Area Sport Fishing Reports
Archived Sport Fishing Report
August 08, 2023
Coho salmon are now dominating the harvest in saltwater. Trolling for them in Frederick Sound around Beacon Point or Frederick Point might offer good opportunity to both catch a coho and spot a whale. Sumner Strait has seen increasing catches with Baht Harbor, Vank Island, or the Elephant’s Nose all being good options. Coho marine catch rates will continue to improve over the next few weeks as the coho increase in weight and prepare to enter the streams to spawn.
Coho are also being seen in the freshwater systems and it appears this might be a good coho year. Positive ocean conditions have resulted in a strong pink salmon return and coho may share in this benefit. The rain we are experiencing this week will certainly move fish upstream. While the creeks are loaded with pink salmon, should coho be present they will be aggressive when biting. Any and all combination of colorful lures and flies can be used to tempt them. Freshwater fishing will improve throughout August with ample opportunity from mid-August through early September.
King salmon fishing is now over, with the exception of the king salmon that are ever present feeding here throughout the year that one can catch while trolling for coho in saltwater. Remember, you still need to purchase a king salmon stamp if you hope to harvest a king you happen across. A legal king salmon must be greater than 28 inches from tip of snout to tip of tail (in its natural open position). Most importantly know that as of July 15th the nonresident angler's annual harvest is limited to one king salmon and if a nonresident harvested a king salmon previously between January 1st and July 15th it applies toward that one fish annual harvest limit.
Pink salmon are excessively present and a bright one makes a tasty meal. They lose their bright silver look and develop their spawning colors quickly once they hit freshwater.
If you’ve been waiting for the opportunity to catch a salmon, August is a great month to give it a try.
Anglers see success when fishing for halibut, though many smaller ones are being reportedly harvested. Historically, halibut catch rates increase from here as we progress into August and peak in the early fall. Often these halibut are attracted into shallower water (~100 feet) due to pink salmon carcasses being flush out of the streams providing them nutrition.
Specific to charter operators in Southeast Alaska and new this year: Monday closures. Charter vessel anglers in Area 2C may not catch and retain halibut (except GAF) on all Mondays beginning July 24, 2023, and continuing through December 31, 2023.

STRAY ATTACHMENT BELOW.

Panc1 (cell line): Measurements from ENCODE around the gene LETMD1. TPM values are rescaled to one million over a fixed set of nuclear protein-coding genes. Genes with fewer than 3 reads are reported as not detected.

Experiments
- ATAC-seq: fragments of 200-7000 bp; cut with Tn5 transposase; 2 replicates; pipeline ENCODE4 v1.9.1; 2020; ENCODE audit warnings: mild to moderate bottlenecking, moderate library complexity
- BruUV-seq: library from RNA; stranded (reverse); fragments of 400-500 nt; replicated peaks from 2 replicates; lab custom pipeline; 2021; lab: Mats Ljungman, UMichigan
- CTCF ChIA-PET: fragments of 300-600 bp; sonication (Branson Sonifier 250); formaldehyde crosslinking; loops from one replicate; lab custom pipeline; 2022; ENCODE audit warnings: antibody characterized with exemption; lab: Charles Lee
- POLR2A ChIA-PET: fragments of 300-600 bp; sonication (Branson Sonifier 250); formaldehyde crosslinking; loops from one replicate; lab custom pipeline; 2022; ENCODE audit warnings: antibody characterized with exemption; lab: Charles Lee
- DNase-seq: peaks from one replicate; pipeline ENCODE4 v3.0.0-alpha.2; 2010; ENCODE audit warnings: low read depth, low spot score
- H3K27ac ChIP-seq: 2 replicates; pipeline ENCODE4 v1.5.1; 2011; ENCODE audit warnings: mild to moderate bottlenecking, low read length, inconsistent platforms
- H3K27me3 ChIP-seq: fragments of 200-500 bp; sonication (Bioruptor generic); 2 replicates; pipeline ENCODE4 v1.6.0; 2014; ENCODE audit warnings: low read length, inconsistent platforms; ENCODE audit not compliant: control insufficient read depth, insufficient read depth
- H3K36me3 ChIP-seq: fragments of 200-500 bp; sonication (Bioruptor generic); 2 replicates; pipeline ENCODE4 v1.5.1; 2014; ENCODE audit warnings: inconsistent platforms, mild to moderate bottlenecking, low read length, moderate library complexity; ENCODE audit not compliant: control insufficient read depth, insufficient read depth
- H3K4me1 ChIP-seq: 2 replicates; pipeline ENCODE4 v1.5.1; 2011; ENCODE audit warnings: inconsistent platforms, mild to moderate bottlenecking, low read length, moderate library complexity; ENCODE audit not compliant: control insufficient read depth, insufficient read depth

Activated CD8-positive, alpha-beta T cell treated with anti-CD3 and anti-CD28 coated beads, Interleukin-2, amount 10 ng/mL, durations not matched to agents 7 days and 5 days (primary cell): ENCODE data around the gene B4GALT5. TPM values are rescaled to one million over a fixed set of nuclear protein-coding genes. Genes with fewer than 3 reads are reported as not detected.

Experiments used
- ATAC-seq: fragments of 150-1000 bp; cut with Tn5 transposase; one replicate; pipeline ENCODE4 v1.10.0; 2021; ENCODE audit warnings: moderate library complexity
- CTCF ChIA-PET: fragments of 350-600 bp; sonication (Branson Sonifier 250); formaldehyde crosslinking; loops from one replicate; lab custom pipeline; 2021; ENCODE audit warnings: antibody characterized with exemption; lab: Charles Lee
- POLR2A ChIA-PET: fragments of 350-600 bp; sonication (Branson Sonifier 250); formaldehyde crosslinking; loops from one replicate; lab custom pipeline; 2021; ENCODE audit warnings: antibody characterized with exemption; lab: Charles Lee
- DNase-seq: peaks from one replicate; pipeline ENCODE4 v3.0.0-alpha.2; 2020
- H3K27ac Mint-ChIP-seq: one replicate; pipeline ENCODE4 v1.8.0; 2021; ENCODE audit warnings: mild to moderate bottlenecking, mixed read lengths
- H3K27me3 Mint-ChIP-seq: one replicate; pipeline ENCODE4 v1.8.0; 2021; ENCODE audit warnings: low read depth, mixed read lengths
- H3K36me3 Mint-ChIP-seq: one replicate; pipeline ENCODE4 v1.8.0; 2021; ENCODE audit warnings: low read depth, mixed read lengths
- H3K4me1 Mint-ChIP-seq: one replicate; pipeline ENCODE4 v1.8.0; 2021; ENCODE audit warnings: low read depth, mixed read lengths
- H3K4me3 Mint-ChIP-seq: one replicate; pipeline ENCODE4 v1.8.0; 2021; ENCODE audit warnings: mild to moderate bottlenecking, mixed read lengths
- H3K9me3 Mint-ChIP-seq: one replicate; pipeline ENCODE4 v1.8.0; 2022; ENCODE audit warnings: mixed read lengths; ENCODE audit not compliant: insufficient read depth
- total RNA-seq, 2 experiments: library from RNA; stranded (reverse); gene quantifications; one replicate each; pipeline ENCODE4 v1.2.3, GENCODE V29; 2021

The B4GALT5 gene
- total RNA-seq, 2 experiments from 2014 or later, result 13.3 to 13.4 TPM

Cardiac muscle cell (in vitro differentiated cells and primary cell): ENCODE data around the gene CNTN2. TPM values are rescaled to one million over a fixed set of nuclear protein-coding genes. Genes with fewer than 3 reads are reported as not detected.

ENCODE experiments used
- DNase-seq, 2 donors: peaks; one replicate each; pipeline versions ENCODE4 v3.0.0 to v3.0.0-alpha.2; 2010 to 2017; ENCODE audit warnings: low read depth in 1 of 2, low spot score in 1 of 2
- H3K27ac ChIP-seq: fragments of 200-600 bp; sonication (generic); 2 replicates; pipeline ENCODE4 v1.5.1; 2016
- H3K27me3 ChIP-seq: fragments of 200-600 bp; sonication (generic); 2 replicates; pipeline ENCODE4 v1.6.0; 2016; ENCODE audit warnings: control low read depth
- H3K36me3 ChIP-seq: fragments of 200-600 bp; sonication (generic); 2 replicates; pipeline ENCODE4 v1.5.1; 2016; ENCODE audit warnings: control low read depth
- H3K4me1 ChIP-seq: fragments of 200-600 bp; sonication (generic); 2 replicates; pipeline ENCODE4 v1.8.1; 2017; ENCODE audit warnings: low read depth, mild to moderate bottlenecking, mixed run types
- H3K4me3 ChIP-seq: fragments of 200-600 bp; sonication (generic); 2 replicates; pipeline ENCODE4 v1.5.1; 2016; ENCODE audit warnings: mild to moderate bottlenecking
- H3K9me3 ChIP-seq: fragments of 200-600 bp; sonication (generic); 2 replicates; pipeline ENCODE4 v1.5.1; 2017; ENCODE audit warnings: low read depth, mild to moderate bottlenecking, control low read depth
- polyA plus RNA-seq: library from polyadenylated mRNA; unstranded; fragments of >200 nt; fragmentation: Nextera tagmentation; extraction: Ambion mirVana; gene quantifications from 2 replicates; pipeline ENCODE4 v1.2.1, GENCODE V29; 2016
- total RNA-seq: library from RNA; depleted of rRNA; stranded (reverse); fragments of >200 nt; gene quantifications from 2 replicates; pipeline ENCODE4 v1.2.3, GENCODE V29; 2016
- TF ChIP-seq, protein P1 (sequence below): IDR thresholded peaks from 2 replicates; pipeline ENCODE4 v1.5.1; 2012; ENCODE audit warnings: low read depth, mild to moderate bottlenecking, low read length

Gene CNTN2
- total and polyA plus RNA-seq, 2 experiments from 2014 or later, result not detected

Dolly Varden and Cutthroat Trout
Dolly Varden and cutthroat trout are now found throughout the area streams and lakes, often encountered alongside salmon. These fish offer great angling opportunity on lightweight rods and are certainly tasty to eat.
Sport fishing for lingcod opened on May 16. Nonresident bag and possession limits have changed since last year. For Northern Southeast Nonresidents – 1 daily, 1 in possession, size limit: 30 to 35 inches in length, or 55 inches or greater in length. Annual limit of 2 fish, one of which is 30 to 35 inches in length, one of which is 55 inches or greater in length. For Southern Southeast Area Nonresidents – 1 daily, 1 in possession, size limit: 30 to 40 inches in length, or 55 inches or greater in length. Annual limit of 2 fish, one of which is 30 to 40 inches in length, one of which is 55 inches or greater in length. Alaskan Resident bag and possession remain – 1 daily, 2 in possession, no size limit.
There have been some changes to rockfish regulations since the last fishing season. Pelagic rockfish regulations remain the same with a daily bag limit of 5 and possession limit of 10 in the Petersburg, Wrangell, and Kake area. Slope and demersal shelf rockfish species both have a daily bag limit of one fish and possession limit of 2 for Alaska residents, but demersal shelf rockfish are closed to retention for nonresidents anglers and yelloweye are closed to retention for all anglers. A helpful species identification guide has been published on the ADFG website here https://www.adfg.alaska.gov/static/home/pdfs/KeepDontKeepRockfish.pdf. Please see current emergency orders for a full description of these management actions https://www.adfg.alaska.gov/sf/EONR/index.cfm?ADFG=region.NR&Year=2023&NRID=3442.
Anglers are reminded that a rockfish release device is now required to be used whenever releasing rockfish and a rockfish release device must be onboard your vessel whenever sport fishing in marine waters.